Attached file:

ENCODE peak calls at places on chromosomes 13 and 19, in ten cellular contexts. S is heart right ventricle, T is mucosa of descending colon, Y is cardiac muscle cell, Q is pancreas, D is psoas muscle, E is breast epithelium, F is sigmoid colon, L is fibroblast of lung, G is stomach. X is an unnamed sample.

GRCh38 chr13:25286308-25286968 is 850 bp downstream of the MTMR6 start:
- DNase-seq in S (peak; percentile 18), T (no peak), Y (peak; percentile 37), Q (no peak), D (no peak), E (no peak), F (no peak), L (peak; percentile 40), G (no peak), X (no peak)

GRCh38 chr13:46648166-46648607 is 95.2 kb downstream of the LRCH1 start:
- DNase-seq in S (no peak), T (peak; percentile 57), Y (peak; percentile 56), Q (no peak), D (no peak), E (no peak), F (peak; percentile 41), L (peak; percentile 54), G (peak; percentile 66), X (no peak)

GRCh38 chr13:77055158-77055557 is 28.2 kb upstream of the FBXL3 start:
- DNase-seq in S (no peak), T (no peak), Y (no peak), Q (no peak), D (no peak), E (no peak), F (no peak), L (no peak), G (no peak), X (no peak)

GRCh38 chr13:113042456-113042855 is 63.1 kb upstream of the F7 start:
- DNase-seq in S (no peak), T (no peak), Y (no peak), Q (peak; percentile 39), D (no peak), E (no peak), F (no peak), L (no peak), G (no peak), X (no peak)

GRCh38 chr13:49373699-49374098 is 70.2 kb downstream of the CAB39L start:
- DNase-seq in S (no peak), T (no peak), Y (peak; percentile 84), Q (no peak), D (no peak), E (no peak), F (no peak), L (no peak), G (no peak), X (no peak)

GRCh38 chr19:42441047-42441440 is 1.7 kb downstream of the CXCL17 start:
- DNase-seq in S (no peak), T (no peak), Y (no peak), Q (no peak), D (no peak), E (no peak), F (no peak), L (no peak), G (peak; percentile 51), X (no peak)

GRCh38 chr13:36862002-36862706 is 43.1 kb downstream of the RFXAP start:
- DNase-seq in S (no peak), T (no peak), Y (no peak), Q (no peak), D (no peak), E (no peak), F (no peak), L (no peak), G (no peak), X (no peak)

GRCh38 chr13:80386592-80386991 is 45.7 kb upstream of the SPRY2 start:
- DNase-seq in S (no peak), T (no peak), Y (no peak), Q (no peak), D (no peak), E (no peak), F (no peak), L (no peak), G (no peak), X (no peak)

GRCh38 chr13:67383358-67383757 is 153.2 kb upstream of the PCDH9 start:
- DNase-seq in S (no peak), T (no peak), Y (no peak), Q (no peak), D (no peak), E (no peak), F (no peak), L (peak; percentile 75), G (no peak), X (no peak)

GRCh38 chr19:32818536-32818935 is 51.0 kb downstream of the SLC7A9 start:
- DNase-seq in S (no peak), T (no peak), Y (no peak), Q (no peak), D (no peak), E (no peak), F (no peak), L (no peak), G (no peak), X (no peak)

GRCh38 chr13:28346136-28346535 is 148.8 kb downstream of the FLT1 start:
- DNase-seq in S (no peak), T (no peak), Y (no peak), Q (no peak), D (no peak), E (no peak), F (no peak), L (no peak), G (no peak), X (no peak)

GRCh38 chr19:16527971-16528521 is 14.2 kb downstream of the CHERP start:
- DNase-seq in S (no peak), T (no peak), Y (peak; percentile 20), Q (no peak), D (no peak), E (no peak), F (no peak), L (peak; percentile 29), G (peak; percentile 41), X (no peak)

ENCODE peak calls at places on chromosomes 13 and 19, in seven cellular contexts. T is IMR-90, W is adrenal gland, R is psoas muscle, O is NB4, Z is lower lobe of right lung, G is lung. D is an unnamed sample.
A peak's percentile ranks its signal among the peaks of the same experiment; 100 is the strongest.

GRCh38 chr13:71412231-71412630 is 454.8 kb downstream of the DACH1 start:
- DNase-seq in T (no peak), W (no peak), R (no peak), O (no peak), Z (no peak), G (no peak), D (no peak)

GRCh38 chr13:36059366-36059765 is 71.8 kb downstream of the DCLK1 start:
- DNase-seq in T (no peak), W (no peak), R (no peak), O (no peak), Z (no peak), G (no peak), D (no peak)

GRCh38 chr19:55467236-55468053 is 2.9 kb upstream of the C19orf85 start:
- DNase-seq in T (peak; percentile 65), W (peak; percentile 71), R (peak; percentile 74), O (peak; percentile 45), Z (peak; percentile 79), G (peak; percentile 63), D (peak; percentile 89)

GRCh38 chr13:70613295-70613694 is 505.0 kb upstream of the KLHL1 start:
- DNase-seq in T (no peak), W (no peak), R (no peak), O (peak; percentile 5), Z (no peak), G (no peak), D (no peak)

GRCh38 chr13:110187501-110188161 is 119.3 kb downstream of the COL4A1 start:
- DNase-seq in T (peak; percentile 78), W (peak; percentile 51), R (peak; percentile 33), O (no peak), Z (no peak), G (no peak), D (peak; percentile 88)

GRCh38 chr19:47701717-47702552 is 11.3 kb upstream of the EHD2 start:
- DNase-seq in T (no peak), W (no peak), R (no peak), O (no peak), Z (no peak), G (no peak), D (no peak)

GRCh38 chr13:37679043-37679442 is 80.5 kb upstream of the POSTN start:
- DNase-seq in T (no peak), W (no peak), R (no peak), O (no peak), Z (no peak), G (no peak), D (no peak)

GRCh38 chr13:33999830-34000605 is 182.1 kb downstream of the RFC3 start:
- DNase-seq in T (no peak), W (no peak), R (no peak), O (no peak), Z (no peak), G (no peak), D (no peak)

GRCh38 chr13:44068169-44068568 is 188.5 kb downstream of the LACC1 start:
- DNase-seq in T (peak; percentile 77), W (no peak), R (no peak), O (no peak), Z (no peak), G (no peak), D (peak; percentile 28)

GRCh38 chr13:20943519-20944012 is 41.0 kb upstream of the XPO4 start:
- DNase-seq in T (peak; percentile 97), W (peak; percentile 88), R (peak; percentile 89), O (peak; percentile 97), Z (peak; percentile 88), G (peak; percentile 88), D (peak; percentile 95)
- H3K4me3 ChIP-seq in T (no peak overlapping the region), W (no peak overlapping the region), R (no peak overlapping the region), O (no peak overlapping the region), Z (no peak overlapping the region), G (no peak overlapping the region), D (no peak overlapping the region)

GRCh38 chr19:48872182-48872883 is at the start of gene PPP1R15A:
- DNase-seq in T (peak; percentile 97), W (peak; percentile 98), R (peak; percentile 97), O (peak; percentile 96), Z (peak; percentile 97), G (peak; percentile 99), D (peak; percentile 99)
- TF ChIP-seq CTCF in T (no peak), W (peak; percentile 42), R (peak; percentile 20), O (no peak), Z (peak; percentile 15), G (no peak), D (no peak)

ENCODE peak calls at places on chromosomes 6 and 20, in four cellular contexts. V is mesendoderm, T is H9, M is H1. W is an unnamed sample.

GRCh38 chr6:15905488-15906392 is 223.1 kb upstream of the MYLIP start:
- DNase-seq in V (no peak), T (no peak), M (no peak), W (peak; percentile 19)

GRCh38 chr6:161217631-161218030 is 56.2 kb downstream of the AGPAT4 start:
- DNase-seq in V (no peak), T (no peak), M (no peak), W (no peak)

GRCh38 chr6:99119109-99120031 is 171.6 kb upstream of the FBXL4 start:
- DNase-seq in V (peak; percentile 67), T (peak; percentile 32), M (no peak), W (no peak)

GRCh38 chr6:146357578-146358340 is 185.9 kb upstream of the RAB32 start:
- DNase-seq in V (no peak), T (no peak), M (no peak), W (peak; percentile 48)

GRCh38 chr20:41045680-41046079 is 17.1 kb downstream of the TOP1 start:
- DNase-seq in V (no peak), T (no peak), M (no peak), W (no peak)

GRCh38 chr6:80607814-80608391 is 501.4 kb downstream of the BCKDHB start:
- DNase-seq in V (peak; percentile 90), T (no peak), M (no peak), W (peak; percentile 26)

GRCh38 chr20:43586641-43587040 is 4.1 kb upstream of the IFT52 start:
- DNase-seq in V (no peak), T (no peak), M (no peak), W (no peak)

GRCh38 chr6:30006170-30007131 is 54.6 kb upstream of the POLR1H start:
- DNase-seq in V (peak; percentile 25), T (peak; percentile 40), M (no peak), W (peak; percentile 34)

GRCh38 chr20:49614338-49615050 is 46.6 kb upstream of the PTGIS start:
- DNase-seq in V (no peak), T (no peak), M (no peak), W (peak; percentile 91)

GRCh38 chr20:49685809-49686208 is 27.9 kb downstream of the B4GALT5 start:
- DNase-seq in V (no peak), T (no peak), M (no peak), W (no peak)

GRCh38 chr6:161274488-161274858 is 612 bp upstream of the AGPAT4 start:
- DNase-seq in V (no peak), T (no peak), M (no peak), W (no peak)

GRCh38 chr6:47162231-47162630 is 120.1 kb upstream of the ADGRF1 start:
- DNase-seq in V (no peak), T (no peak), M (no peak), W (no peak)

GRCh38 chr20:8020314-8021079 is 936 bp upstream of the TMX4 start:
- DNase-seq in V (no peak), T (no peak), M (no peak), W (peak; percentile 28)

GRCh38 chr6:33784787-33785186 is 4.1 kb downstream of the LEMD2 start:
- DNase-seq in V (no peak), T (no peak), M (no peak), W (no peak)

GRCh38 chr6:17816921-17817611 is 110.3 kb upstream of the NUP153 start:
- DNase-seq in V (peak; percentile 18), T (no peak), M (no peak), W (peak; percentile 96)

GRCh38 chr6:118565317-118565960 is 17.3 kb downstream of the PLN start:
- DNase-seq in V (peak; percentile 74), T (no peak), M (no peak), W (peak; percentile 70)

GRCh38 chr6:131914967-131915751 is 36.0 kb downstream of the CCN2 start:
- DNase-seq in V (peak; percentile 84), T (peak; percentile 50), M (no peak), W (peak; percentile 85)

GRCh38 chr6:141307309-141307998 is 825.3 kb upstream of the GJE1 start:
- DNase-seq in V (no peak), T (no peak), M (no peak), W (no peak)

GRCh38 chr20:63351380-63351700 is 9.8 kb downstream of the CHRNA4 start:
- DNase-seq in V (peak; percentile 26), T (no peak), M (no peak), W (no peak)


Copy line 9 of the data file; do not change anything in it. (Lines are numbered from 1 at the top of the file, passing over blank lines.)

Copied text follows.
- DNase-seq in S (no peak), T (no peak), Y (no peak), Q (peak; percentile 39), D (no peak), E (no peak), F (no peak), L (no peak), G (no peak), X (no peak)